Off-topic: If you want to learn how – as a conference speaker – you should refer to a very nice blog post in a way that is both accurate and entertaining for the audience, see Suvrat Raju's Strings 2014 talk, 25:40-25:50. Thanks, Suvrat. ;-) Some of the people are laughing because by mentioning "a very nice blog post", Suvrat had offered them too little information – approximately by \(k\ln(6,000)\) because as of today, there are 6,000 very nice TRF blog posts. ;-)Using the normal distribution, La Griffe du Lion has predicted a female winner of the Fields medal, the most well-known prize in mathematics, to surface once in 103 years. If you have won a Fields medal yourself, you may calculate that four winners are announced every 4 years which means that it's \(4/4=\) one winner per year in average.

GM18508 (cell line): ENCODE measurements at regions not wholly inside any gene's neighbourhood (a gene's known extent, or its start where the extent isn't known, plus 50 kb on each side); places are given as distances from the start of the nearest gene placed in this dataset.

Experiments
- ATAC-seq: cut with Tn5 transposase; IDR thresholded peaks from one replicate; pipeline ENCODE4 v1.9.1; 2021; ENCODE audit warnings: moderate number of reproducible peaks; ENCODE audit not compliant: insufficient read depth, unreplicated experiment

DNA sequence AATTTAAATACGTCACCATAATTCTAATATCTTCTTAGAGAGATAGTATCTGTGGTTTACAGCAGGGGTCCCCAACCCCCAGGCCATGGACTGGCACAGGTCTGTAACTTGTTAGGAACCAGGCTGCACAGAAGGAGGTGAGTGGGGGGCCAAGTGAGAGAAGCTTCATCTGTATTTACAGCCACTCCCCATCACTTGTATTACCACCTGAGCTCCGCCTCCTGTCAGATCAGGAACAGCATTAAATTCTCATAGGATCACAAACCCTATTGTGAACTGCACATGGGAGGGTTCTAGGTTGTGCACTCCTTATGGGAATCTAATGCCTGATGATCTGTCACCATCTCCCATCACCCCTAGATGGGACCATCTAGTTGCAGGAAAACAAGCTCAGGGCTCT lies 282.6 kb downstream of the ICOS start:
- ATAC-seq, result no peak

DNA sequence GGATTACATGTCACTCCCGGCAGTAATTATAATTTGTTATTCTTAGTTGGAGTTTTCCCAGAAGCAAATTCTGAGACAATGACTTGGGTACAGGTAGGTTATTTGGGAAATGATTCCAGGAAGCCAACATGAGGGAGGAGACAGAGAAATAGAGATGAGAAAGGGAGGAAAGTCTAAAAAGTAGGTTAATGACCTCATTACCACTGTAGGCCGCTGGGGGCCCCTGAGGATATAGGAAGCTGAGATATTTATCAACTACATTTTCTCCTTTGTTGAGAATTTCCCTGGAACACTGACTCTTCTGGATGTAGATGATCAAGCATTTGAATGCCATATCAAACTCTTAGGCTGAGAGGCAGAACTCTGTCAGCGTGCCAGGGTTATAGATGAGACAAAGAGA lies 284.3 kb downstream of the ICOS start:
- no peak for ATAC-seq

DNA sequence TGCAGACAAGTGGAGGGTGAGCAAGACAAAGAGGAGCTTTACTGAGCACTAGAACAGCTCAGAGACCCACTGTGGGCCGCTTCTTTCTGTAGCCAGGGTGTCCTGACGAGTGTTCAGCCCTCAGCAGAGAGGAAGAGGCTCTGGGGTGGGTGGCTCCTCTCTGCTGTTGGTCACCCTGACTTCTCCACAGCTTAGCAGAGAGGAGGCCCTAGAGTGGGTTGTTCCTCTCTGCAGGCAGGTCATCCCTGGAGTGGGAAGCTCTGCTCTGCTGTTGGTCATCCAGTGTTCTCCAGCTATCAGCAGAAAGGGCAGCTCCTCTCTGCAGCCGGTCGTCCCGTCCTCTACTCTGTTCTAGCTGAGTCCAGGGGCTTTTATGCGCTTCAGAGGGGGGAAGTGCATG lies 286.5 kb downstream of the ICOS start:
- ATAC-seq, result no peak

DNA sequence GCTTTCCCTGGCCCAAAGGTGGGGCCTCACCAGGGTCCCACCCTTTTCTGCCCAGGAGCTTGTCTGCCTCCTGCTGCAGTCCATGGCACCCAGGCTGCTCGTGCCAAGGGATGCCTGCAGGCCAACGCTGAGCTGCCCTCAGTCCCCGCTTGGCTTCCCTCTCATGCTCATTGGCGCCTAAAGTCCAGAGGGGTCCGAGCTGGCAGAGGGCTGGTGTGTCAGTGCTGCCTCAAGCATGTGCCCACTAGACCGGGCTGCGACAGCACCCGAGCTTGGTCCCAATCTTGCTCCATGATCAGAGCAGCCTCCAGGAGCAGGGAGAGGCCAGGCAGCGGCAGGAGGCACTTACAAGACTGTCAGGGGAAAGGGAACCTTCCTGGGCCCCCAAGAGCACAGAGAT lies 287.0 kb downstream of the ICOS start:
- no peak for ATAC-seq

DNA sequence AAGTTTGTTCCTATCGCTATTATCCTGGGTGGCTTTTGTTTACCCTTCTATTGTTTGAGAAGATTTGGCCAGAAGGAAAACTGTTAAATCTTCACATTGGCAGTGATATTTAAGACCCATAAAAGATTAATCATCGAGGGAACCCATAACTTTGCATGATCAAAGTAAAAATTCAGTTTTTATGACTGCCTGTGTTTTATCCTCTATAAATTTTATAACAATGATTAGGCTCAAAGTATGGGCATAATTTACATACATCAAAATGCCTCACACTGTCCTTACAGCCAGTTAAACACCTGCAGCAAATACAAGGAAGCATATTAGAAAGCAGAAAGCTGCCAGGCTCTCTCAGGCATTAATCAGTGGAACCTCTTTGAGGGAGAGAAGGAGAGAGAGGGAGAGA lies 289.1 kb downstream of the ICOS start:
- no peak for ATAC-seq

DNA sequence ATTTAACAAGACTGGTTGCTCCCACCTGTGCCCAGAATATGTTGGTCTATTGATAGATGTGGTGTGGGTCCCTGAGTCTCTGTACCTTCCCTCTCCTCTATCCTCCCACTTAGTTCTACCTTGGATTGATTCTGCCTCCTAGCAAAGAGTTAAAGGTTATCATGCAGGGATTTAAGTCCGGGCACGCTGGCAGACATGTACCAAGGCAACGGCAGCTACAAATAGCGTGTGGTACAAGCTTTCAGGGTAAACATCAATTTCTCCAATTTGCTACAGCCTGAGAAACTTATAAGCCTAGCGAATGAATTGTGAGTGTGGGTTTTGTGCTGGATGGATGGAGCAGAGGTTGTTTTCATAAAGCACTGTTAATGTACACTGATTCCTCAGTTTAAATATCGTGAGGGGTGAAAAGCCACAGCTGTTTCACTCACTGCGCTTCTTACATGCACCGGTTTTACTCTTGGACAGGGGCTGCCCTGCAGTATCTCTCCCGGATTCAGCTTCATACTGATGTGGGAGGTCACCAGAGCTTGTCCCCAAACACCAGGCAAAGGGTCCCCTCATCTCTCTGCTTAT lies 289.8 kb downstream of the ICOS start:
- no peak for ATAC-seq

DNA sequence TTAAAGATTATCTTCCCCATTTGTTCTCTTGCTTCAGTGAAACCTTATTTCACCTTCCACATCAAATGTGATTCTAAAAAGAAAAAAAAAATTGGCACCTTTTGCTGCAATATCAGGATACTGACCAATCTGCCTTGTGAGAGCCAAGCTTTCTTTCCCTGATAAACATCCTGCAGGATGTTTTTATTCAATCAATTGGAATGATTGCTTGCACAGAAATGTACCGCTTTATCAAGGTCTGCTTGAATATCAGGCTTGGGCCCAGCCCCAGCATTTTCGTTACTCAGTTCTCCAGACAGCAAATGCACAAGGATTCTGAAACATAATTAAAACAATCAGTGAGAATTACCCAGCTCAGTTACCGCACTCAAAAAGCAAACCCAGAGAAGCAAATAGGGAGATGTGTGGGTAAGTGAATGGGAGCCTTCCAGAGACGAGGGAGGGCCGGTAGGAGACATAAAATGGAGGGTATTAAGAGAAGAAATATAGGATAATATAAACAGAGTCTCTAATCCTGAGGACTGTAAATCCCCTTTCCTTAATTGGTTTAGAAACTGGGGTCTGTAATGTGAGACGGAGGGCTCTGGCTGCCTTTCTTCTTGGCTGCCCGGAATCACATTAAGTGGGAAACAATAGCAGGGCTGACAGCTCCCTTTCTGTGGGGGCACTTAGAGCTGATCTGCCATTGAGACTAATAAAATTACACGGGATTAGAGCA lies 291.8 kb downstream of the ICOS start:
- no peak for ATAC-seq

After 70 years of the award, we have the first female Fields medalist. Maryam Mirzakhani is Persian, was born in Tehran in 1977, was trained at Harvard and received her PhD in 2004, and is currently a Stanford professor.
Looking at the list of papers, I wouldn't be able to recognize them from some above-average papers in mathematics – but I don't belong to that culture. But she has surely published an impressive amount of papers.
No one cares about men but
The other three winners this year were Artur Avila of France, Manjul Bhargava of Princeton University in New Jersey, and Martin Hairer of the University of Warwick in Britain.Maryam has been my fellow Harvard Junior Fellow for some time – I think that we even overlapped for a whole year, 2003-2004 – but my memory is limited. I remember her first name, however. Let me admit that I only realized that an hour after I posted the original version of this blog post.
Congratulations to the winners and especially Maryam!